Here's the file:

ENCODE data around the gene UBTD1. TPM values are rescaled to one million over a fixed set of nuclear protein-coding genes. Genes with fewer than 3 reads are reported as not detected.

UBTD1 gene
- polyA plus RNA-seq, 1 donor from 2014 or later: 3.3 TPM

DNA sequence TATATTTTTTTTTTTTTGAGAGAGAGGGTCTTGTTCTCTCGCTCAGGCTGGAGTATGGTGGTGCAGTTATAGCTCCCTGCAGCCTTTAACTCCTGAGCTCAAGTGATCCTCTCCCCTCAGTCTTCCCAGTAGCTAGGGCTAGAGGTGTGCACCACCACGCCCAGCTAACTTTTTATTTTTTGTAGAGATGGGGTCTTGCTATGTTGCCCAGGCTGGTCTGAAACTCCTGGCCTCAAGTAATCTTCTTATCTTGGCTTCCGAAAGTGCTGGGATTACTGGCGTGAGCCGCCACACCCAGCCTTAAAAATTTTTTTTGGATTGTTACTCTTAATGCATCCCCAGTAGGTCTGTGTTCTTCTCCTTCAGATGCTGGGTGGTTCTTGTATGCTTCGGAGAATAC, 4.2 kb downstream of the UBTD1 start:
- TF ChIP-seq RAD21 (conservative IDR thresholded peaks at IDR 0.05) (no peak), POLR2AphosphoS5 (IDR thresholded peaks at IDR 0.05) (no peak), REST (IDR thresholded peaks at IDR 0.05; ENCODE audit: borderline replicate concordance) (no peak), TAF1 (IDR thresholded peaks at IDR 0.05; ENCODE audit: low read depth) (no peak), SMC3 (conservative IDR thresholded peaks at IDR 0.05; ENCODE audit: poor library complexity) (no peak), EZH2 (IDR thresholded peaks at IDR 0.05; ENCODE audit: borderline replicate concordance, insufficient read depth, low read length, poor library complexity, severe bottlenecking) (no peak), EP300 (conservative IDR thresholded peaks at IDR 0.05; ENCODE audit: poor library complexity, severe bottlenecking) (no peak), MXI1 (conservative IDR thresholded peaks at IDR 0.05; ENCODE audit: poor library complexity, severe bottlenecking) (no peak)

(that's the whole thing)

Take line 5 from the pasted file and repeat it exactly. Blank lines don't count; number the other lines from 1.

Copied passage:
- TF ChIP-seq RAD21 (conservative IDR thresholded peaks at IDR 0.05) (no peak), POLR2AphosphoS5 (IDR thresholded peaks at IDR 0.05) (no peak), REST (IDR thresholded peaks at IDR 0.05; ENCODE audit: borderline replicate concordance) (no peak), TAF1 (IDR thresholded peaks at IDR 0.05; ENCODE audit: low read depth) (no peak), SMC3 (conservative IDR thresholded peaks at IDR 0.05; ENCODE audit: poor library complexity) (no peak), EZH2 (IDR thresholded peaks at IDR 0.05; ENCODE audit: borderline replicate concordance, insufficient read depth, low read length, poor library complexity, severe bottlenecking) (no peak), EP300 (conservative IDR thresholded peaks at IDR 0.05; ENCODE audit: poor library complexity, severe bottlenecking) (no peak), MXI1 (conservative IDR thresholded peaks at IDR 0.05; ENCODE audit: poor library complexity, severe bottlenecking) (no peak)